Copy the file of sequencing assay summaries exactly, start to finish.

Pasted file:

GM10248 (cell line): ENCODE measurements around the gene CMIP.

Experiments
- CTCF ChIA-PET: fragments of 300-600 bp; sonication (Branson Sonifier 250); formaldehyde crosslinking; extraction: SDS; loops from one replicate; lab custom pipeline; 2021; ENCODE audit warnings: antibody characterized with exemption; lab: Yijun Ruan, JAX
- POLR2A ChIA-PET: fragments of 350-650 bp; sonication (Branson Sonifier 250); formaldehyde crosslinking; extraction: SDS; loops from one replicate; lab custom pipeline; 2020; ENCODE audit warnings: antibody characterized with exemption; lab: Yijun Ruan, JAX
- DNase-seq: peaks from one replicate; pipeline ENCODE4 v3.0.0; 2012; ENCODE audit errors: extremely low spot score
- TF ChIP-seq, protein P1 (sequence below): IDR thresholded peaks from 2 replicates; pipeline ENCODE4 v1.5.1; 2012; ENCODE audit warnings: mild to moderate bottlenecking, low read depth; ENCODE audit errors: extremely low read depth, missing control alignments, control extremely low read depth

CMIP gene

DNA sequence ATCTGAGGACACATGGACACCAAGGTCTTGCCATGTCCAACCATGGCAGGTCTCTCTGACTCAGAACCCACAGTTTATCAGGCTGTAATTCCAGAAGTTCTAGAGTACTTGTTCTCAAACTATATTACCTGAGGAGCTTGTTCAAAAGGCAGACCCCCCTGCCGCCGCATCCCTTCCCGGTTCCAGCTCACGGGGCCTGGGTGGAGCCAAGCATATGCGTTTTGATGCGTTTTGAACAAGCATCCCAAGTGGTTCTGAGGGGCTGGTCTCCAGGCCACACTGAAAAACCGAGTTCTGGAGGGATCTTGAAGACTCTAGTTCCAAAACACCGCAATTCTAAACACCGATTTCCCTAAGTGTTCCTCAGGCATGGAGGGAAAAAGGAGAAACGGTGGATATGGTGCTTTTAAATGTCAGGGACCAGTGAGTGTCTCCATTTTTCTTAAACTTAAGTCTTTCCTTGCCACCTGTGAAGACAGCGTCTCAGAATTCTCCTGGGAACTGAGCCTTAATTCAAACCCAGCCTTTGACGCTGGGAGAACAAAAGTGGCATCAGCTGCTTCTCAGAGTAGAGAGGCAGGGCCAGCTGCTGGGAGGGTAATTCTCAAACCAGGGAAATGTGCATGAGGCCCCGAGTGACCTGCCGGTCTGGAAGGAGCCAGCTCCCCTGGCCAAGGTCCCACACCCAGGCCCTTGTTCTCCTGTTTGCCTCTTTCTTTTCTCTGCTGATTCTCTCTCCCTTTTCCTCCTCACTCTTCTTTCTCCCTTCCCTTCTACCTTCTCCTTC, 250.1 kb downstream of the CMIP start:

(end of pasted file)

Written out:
GM10248 (cell line): ENCODE measurements around the gene CMIP.

Experiments
- CTCF ChIA-PET: fragments of 300-600 bp; sonication (Branson Sonifier 250); formaldehyde crosslinking; extraction: SDS; loops from one replicate; lab custom pipeline; 2021; ENCODE audit warnings: antibody characterized with exemption; lab: Yijun Ruan, JAX
- POLR2A ChIA-PET: fragments of 350-650 bp; sonication (Branson Sonifier 250); formaldehyde crosslinking; extraction: SDS; loops from one replicate; lab custom pipeline; 2020; ENCODE audit warnings: antibody characterized with exemption; lab: Yijun Ruan, JAX
- DNase-seq: peaks from one replicate; pipeline ENCODE4 v3.0.0; 2012; ENCODE audit errors: extremely low spot score
- TF ChIP-seq, protein P1 (sequence below): IDR thresholded peaks from 2 replicates; pipeline ENCODE4 v1.5.1; 2012; ENCODE audit warnings: mild to moderate bottlenecking, low read depth; ENCODE audit errors: extremely low read depth, missing control alignments, control extremely low read depth

CMIP gene

DNA sequence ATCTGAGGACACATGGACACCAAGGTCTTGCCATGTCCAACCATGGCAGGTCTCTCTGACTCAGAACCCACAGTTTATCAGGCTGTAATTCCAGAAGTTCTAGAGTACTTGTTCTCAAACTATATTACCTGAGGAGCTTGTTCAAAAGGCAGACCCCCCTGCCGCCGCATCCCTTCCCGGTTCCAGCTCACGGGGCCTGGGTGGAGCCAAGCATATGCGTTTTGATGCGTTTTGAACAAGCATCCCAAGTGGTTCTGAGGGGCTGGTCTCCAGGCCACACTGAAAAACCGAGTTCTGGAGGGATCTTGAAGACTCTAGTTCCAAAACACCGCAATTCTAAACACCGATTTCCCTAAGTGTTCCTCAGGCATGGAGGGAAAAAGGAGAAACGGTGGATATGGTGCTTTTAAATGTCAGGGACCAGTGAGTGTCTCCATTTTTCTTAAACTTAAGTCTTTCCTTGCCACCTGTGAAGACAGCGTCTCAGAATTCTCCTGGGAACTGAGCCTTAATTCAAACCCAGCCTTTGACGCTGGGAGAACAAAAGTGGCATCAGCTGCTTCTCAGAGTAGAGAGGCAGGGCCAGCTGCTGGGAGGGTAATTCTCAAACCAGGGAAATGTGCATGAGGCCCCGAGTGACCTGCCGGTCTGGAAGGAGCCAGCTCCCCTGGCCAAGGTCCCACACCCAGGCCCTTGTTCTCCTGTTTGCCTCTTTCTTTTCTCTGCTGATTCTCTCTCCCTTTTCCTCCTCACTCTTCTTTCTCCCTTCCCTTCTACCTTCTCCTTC, 250.1 kb downstream of the CMIP start: